Time for coffee and tea
Tea and Cardiovascular Disease
After water, tea is the most consumed drink in the world. There are three main types of tea;
1. Black tea is the most consumed and is mainly drank in the western countries
2. Green Tea represents about 20% of tea consumption, and is mainly consumed in China and Japan
3. Oolong tea is drank mainly in Taiwan and parts of China and represents about 2% of all tea drank.
Drinking green tea is known to have many health benefits, this is mainly down to the antioxidants that they contain. As teas are manufactured differently they have different antioxidants. Fermented black teas have partially oxidised components such as flavonols and theaflavins, whereas green tea has unoxidised catechins. In addition to this tea also contains many other components such as vitamins and minerals. One of the conditions in which tea is thought to be beneficial is that of cardiovascular disease. This is not too big a surprise as a persons diet is known to have a large impact upon cardiovascular diseases.
There are many aspects that lead to cardiovascular disease and it is well known that that eating fatty foods and smoking leads to higher risks of getting the diseases.
The first step in the development of cardiovascular disease is atherosclerotic plaques appearing in the arteries, these protrude out from the inner surface and lead to a narrowing of the lumen resulting in a reduction of the blood flow.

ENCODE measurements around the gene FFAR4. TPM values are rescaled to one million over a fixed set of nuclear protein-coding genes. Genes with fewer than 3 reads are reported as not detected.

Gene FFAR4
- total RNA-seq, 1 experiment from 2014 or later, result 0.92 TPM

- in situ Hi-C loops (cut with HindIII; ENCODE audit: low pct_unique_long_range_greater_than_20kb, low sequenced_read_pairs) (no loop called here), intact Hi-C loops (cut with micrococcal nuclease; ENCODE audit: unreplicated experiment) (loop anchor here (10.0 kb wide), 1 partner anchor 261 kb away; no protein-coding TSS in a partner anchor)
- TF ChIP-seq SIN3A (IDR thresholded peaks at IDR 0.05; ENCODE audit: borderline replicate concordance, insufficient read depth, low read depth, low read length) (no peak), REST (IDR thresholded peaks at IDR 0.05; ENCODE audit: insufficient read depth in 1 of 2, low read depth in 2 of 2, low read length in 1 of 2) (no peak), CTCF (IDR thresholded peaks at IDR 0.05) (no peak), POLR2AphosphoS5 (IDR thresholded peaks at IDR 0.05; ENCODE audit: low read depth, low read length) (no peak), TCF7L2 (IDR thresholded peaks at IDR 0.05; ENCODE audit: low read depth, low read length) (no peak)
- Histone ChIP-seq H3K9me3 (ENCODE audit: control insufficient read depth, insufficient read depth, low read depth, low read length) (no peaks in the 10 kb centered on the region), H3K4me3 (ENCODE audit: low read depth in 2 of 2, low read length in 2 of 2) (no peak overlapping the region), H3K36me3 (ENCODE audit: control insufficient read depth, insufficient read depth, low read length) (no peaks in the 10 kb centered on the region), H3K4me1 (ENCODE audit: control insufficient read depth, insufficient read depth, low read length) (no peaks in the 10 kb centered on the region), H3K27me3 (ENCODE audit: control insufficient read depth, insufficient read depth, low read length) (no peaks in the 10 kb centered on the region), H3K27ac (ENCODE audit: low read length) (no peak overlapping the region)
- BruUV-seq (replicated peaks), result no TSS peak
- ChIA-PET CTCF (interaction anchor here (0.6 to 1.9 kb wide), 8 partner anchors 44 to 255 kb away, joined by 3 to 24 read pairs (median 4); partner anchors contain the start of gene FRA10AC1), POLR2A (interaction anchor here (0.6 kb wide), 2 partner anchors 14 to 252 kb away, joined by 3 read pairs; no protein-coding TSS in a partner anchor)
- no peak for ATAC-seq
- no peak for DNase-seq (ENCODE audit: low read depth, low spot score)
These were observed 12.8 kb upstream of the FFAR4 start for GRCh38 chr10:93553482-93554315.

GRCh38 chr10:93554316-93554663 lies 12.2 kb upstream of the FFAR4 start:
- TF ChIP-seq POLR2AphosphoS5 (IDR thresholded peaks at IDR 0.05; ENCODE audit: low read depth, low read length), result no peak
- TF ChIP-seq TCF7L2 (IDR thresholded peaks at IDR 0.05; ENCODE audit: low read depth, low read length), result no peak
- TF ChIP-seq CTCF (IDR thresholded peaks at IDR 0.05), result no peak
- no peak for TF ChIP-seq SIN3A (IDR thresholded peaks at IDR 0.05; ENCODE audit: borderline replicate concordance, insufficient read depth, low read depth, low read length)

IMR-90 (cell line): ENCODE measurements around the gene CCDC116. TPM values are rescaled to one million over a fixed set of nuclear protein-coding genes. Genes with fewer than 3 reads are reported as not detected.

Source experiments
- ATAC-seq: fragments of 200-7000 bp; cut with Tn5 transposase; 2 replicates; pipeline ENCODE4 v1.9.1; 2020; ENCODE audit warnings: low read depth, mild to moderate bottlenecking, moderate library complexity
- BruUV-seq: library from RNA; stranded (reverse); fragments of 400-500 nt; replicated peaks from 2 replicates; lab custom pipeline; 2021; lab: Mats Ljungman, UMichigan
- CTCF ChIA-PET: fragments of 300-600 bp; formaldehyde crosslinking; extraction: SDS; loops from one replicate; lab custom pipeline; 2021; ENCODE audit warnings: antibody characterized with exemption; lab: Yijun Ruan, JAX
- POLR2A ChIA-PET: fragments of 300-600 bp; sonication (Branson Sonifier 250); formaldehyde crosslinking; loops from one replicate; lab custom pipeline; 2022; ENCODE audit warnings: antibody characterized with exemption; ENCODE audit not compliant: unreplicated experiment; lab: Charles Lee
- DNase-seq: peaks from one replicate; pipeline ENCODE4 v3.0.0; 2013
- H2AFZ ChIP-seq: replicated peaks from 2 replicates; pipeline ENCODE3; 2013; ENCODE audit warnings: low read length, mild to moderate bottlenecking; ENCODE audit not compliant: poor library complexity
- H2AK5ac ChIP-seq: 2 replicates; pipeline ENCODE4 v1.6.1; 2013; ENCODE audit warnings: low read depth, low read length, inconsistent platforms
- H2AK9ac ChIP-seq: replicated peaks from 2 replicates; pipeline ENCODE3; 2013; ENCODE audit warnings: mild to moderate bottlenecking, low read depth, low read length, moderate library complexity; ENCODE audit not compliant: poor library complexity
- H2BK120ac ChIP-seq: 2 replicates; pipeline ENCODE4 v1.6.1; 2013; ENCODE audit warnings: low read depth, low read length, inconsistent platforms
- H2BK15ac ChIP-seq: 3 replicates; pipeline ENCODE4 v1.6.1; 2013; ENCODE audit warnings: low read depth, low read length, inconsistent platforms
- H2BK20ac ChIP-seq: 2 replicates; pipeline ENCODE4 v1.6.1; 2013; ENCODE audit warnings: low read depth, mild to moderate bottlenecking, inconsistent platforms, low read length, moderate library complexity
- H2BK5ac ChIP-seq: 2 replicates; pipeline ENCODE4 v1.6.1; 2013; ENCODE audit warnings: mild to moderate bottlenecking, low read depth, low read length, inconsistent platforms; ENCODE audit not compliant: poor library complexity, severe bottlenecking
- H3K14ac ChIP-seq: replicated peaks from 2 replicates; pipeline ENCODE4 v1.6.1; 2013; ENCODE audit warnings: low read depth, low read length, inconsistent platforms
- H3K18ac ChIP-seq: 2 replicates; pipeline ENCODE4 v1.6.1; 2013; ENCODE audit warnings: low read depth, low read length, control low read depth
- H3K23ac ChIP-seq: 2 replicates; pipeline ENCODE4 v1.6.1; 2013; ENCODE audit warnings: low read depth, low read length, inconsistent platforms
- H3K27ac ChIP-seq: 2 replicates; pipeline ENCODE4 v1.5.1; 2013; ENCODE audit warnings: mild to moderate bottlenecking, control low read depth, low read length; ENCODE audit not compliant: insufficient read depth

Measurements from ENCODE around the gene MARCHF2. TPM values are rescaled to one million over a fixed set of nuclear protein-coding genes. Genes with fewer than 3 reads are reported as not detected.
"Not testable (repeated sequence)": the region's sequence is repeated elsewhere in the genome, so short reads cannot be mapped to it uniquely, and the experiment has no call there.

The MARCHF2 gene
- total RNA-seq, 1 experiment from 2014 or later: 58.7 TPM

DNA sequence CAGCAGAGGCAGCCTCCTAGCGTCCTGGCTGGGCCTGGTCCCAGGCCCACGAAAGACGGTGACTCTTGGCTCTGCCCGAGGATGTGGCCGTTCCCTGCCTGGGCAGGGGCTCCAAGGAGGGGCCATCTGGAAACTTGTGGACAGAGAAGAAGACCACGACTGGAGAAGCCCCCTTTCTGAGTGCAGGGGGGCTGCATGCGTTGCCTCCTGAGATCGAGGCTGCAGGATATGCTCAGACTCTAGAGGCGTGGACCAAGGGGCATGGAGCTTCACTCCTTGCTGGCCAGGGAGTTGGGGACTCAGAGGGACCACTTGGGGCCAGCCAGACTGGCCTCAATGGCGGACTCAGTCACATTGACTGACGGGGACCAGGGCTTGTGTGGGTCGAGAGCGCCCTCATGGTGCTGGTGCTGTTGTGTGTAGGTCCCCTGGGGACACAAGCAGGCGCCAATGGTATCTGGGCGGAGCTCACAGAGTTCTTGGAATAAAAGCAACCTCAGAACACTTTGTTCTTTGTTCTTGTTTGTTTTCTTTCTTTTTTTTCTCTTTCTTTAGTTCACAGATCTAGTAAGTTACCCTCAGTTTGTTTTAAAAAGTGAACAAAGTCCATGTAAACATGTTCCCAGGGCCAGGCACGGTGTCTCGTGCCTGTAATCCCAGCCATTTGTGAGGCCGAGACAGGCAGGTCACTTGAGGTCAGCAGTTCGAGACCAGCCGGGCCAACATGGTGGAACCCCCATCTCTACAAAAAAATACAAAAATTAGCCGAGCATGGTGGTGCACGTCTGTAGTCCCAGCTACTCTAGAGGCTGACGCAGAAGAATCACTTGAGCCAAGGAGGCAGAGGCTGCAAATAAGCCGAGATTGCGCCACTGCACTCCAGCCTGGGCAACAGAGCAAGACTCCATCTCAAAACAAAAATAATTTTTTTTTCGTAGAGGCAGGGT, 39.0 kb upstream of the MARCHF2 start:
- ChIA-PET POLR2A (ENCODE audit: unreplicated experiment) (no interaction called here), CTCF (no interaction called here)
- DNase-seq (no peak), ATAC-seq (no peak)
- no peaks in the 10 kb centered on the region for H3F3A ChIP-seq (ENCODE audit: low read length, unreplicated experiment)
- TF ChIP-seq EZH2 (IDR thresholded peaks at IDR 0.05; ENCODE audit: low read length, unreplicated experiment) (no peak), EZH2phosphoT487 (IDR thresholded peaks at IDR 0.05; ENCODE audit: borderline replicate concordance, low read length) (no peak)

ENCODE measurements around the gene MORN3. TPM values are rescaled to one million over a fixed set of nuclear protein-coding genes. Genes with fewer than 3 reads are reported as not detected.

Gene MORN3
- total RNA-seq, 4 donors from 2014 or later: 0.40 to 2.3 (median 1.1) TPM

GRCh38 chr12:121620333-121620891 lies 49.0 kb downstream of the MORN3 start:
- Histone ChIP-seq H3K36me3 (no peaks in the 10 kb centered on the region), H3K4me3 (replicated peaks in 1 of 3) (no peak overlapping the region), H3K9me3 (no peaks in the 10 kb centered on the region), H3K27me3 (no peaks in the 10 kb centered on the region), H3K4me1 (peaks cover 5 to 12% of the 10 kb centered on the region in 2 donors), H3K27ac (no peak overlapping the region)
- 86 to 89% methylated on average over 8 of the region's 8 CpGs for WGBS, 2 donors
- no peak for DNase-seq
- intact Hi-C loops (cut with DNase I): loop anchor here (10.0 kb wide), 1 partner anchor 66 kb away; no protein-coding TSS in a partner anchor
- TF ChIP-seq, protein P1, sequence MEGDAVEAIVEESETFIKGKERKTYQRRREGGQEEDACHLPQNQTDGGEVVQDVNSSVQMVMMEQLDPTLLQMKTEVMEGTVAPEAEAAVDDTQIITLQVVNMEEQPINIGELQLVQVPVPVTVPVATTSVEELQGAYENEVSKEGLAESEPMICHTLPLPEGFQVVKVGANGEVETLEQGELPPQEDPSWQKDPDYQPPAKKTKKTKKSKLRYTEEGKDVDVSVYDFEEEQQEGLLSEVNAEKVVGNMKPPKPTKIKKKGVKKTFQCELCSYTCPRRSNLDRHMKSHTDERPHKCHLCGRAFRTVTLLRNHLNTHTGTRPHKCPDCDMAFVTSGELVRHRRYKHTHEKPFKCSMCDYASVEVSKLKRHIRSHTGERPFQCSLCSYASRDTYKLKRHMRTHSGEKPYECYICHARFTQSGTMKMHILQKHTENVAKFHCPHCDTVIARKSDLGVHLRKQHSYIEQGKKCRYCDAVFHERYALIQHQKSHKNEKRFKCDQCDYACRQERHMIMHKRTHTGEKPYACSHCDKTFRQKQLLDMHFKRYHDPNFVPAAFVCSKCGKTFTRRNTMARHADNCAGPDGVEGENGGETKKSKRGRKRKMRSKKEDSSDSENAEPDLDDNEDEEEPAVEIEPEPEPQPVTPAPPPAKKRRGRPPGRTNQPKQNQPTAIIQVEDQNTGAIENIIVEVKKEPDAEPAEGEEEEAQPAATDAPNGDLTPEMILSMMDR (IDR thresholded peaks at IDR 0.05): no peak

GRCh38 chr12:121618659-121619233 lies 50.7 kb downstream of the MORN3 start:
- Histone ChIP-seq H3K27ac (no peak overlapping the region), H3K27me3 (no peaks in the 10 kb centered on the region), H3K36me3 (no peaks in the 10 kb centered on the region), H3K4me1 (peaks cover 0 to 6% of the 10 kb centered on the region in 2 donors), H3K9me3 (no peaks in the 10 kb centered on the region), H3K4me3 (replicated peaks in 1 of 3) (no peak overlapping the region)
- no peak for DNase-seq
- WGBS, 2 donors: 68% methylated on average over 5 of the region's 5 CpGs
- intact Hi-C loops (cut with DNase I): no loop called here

One of the key steps in the formation of cardiovascular disease is the depositing of low density lipoproteins on the arterial walls, these become modified by oxidation and this leads to inflammatory reactions and the accumulation of monocyte macrophages; this results in fatty foam cells and atherosclerotic plaques.
It is widely reported that tea has many antioxidant properties and it is therefore thought that they may help to limit the oxidation of lipoproteins involved in the disease. Some of the properties of tea polyphenols that are thought to be help in fighting cardiovascular disease include anti-oxidant capabilities, anti-inflammatory properties, lipid lowering abilities and vasculoprotective properties. Some components in green tea have been shown to improve arterial function and to positively impact the development of damaging atherosclerosis.
Many cohort studies have shown that there is a correlation between tea consumption and the risk of developing cardiovascular diseases. A study has suggested that drinking two cups of tea a day can reduce the risk of developing the condition by as much as 44%. Further studies have suggested that the more tea drank the lower the risk of cardiovascular disease.
In vivo experiments using rats have found that green tea is able to lower the levels of triglycerides and cholesterol content in the blood, and increase the activity of the enzymes in the liver. In addition green tea has also been shown to increase enzymes in the aorta that are known to be involved in the bodies defence mechanisms against free radicals.